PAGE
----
Online Poker Shutdown — What’s Really Behind the Department of Justice’s Decision?
April 15, which is usually Tax Day, is also a day when many Americans voice annoyance toward their government as they file their onerously confusing tax forms in order to continue funding it.
Last Friday, April 15 was particularly infuriating for those who enjoy playing online poker and support freedom in general.
On “Black Friday” as the online poker community has dubbed it, the Department of Justice (DOJ) seized the domain names of some of the most popular online gambling platforms and froze the accounts of American players. Is playing poker online such a pressing issue the DOJ felt it necessary to freeze the funds of ordinary Americans? Or is it more likely that the DOJ is pursuing this particular issue because it is profitable?
One week ago, the Justice Department unsealed its indictment against the founders of PokerStars, Full Tilt Poker, and Absolute Poker.
It also seized five Internet domain names and issued restraining orders against 77 bank accounts around the world.
While the charges center on bank fraud and money laundering, the basis for the charges rests on offenses and violations stemming from the Unlawful Internet Gambling Enforcement Act (UIGEA).
The UIGEA, enacted in 2006, does not ban online gambling outright, but rather prohibits the processing of payments related to “unlawful” Internet wagering. As a result the companies that chose to continue operating in the United States had to find creative ways to accept money from players and to pay them when they wanted their winnings. It was in their attempts to circumvent the payment processing ban that these poker companies fell into the DOJ trap.
Ironically, this indictment comes at a time when online gambling has a good chance of becoming officially legal. Rep. Barney Frank (D-Mass.) is co-sponsoring a bipartisan bill with Rep. John Campbell (R-Calif.) to legalize online gambling at the federal level, while several states, including New Jersey, Florida, and the District of Columbia, have or are close to legalizing online wagering. Even land-based brick-and-mortar casinos, longtime opponents of legalizing Internet gambling, have finally begun to support legalization.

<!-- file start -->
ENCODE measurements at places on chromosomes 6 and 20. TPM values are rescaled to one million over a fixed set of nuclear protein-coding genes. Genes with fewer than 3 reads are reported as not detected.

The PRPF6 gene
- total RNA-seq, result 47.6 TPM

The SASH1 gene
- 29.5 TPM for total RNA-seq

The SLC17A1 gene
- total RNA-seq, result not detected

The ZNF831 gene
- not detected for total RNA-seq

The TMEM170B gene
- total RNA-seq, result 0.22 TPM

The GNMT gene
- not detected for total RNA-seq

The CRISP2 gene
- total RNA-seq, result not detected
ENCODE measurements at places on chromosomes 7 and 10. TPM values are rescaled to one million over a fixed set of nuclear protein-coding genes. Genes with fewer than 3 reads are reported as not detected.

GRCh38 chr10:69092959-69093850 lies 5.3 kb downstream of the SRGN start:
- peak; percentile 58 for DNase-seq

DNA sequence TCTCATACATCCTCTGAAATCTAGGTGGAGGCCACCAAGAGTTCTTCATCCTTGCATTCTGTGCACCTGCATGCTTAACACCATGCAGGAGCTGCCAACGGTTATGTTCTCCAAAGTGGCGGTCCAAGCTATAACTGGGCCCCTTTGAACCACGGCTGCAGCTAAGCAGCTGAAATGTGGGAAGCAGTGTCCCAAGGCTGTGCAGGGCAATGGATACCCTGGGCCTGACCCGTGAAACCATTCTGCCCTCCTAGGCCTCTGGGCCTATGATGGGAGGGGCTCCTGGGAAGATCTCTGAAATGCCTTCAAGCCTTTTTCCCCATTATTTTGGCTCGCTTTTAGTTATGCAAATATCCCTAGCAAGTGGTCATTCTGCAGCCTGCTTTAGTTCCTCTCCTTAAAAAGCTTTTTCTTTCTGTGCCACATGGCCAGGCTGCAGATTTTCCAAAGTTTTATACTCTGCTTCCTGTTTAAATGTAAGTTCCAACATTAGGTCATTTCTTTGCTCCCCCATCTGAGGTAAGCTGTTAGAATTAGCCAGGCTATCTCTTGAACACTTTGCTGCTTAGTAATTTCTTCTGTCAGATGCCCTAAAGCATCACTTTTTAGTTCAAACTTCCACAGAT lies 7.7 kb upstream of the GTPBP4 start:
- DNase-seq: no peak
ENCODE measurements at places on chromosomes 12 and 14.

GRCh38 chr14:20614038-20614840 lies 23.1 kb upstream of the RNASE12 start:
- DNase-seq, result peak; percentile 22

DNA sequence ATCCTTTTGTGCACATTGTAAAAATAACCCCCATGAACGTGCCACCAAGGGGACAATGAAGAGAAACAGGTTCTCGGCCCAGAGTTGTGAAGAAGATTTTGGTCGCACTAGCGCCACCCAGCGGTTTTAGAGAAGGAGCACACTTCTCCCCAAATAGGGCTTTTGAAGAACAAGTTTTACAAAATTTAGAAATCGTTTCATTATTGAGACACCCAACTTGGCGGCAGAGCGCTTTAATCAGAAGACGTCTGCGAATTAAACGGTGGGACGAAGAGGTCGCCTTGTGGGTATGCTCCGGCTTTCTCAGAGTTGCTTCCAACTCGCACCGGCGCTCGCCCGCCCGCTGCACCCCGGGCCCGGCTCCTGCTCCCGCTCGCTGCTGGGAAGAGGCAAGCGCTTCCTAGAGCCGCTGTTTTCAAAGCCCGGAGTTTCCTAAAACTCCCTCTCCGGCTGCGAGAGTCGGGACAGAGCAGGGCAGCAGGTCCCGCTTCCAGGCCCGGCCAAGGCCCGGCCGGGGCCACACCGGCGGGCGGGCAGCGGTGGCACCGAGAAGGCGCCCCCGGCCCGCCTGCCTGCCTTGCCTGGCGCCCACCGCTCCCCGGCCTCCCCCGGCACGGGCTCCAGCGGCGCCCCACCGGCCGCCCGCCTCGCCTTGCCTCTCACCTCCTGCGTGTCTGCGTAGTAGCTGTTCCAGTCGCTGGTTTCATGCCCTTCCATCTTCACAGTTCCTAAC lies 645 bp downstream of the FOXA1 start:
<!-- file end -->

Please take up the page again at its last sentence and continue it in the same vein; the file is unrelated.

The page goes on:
So, why go after online gambling now—an activity people willingly engage in? Some have called it a “waste of time,” but based on the amount of money acquired by the DOJ in its pursuit of the issue, perhaps the Justice Department sees it as more of an investment.
In this week’s indictment, in addition to shutting down the websites, the Justice Department is asking for compensation to the tune of $3 billion as the forfeiture of those 77 accounts it currently has frozen.
Compare this with the relatively minor fine of about $160 million paid by Wachovia after it was found to have been involved in a $400-billion money laundering scheme involving a Mexican drug cartel.
Perhaps going after banks isn’t quite as profitable—or perhaps it is politically difficult. On the other hand, the DOJ’s persecution of online gambling has been enormously profitable. Last year UK –based website Sportingbet settled a non-prosecution agreement with the Justice Department to the tune of $33 million and in 2008, PartyGaming.com co-founder Anurag Dikshit agreed to pay U.S. authorities $300 million for offering illegal web betting to Americans. All this despite the fact that online wagering isn’t even clearly illegal in the United States.
The Unlawful Internet Gambling Enforcement Act of 2006 (UIGEA) is poorly written, clumsy attempt to ban online gambling by deputizing banks and credit processing companies to prevent payment processing of “unlawful” Internet gambling—without ever defining what constitutes such “unlawful” Internet gambling.
As a result of the bill’s midnight passage most credit processing companies began blocking all transactions related to Internet gambling to be on the safe side. In this week’s indictment the DOJ claims the poker companies lied about the nature of their transactions in order to get the banks to process the payments.
The charges also make it clear that the banks they used were aware and may have been compensated for looking the other way. Did the defendants engage in fraud? Perhaps, but the issue is that they were engaged in a legitimate business, offering services that American consumers want, and shouldn’t have had to hide it.
Regardless of political affiliation, most Americans recognize that we ought to have the right to engage in any voluntary activity so long as it doesn’t violate another person’s rights. We ought to be able to look to our government for protection—not persecution.
Laws like the UIGEA allow government entities to extort billions of dollars from companies while forcing ordinary citizens underground with nowhere to turn when they are victimized by real fraud.
If Washington policy makers really want to save taxpayers money while protecting their rights, curbing the power-mad, money-hungry Department of Justice would be a good start.